Growing In Godliness Blog

Growing In Godliness Blog

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The Blessing of God's Word

Tuesday, April 05, 2016

The Blessing of God's Word

By Wyatt Taylor

We live in a remarkable age.  Thanks to the blessings of modern technology, we have nearly instant access to all kinds of information – from breaking world news to the most insignificant sports statistic.  I rely on this so much that it is hard to recall a time when this kind of access wasn’t a part of my life, but really, it has only come about in the last 10-15 years.  How did anyone live in a world before Google?

Jesus’ words in Matthew 13:16-17 remind us that we are blessed in another, more important way.  There was a time, after all, when humans did not have access to the kind of spiritual information we have at our disposal in the pages of scripture today.  Jesus says, “But blessed are your eyes for they see, and your ears for they hear; for assuredly, I say to you that many prophets and righteous men desired to see what you see, and did not see it, and to hear what you hear, and did not hear it.”  Christ’s disciples, of course, saw the Son of God and heard Him teaching of the fulfillment of the Law in Him.  Jesus reminds them that the prophets and righteous men that came before, many of whom we read about in the Old Testament today, were working with limited information.  In their day, God’s plan had not yet been fully revealed.  Many of the things they prophesied they did not understand.  As we study the Bible today, we can see the arc of God’s plan throughout history: how Christ was prophesied at the beginning, how God worked through His people to bring Him into the world to die for our sins, and how he established His Kingdom.  Christ’s words here remind us that we should not take this for granted, since God’s people have longed for such information throughout time.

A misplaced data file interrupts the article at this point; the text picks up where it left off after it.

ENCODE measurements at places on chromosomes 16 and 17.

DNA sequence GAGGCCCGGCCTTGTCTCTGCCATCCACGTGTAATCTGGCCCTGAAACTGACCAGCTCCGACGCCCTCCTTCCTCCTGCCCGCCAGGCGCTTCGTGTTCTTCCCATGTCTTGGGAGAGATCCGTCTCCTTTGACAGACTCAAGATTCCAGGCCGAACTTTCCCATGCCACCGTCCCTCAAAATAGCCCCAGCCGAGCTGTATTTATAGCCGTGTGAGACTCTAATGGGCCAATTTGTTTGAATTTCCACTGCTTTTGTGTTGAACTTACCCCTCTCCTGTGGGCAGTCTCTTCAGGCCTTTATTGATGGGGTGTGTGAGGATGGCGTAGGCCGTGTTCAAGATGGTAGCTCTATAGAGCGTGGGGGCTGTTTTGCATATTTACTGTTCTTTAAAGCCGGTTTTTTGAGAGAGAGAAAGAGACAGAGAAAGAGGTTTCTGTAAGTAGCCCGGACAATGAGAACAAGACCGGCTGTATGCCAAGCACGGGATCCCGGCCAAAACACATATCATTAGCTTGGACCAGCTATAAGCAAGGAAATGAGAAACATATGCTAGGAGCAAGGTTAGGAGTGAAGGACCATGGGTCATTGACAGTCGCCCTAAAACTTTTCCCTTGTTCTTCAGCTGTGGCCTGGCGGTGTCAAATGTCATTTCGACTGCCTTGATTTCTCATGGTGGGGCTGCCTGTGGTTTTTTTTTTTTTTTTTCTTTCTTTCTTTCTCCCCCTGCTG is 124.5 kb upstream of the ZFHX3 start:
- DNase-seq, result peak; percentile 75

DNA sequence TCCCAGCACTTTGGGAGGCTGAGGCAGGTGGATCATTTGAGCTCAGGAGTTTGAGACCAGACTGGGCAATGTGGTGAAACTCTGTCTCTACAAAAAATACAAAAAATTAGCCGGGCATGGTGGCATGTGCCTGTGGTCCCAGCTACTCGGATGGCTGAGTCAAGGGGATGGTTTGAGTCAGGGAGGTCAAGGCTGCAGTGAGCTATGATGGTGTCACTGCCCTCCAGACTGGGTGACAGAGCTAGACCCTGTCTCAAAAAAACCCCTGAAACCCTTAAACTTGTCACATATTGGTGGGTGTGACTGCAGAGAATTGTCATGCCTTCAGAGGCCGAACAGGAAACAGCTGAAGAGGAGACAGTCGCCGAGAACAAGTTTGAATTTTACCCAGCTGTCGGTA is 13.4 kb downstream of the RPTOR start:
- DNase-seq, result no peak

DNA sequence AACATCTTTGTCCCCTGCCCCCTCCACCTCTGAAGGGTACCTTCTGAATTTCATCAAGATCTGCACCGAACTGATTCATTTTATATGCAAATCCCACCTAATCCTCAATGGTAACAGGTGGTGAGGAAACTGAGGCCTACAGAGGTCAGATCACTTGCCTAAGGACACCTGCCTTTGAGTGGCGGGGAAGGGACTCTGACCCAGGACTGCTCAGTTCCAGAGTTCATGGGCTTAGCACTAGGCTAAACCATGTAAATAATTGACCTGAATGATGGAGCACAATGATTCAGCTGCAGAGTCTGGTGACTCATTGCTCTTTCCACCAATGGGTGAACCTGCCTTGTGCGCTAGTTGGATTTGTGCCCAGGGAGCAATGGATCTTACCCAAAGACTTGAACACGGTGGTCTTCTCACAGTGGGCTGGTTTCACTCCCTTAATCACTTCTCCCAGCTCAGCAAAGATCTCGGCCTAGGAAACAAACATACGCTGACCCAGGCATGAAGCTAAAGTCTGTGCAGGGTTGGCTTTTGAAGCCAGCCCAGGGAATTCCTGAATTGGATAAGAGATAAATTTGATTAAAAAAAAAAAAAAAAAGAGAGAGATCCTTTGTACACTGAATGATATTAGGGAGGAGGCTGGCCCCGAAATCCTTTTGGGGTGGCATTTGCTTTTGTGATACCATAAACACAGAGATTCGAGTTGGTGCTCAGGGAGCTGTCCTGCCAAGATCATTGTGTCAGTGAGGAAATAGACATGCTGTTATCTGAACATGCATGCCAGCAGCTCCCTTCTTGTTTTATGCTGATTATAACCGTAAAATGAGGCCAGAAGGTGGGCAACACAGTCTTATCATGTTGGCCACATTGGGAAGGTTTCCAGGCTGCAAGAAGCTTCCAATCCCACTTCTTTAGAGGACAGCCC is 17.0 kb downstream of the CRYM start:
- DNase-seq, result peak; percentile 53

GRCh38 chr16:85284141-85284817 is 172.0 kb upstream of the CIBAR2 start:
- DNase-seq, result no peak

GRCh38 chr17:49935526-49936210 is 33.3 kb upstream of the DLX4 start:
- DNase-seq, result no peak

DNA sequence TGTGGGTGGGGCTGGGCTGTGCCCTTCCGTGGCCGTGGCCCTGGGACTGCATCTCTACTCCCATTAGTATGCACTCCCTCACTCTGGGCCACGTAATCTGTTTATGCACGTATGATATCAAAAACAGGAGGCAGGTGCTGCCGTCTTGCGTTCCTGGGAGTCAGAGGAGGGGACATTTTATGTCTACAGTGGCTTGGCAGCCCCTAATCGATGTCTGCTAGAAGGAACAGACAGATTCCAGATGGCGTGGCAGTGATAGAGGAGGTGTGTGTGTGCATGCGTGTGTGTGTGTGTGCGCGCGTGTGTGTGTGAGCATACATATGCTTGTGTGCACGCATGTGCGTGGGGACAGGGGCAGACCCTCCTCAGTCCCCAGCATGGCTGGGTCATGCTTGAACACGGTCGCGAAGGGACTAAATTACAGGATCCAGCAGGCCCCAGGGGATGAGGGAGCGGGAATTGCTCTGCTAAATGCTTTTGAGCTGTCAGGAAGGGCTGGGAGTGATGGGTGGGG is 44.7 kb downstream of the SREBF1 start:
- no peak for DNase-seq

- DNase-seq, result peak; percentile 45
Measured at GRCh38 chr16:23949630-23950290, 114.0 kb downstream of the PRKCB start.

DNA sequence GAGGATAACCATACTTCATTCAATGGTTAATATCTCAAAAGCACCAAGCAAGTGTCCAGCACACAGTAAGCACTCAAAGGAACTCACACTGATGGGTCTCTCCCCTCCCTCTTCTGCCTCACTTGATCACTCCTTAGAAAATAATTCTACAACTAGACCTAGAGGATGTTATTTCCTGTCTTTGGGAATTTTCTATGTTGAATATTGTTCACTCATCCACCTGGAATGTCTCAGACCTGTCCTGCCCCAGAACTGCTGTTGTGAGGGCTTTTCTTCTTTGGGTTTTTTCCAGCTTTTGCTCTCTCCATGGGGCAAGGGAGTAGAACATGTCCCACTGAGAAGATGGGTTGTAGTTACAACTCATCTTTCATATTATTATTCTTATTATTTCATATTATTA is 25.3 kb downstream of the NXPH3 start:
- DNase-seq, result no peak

Backing up a few verses to Matthew 13:10-15, Jesus is asked by the disciples why he teaches in parables.  In response, Jesus quotes a passage from the prophet Isaiah (Is. 6:9-10), “Hearing you will hear and shall not understand, and seeing you will see and not perceive; for the hearts of this people have grown dull.  Their ears are hard of hearing, and their eyes they have closed, lest they should see with their eyes and hear with their ears, lest they should understand with their hearts and turn, so that I should heal them.”  One of the tragedies of the gospels is that those people who should have received Jesus most readily, the Jewish leaders of the day, were the very ones shouting “Crucify Him!”  How did they mistake the Son of God for a blasphemer?  Jesus tells us here – “the hearts of this people have grown dull.”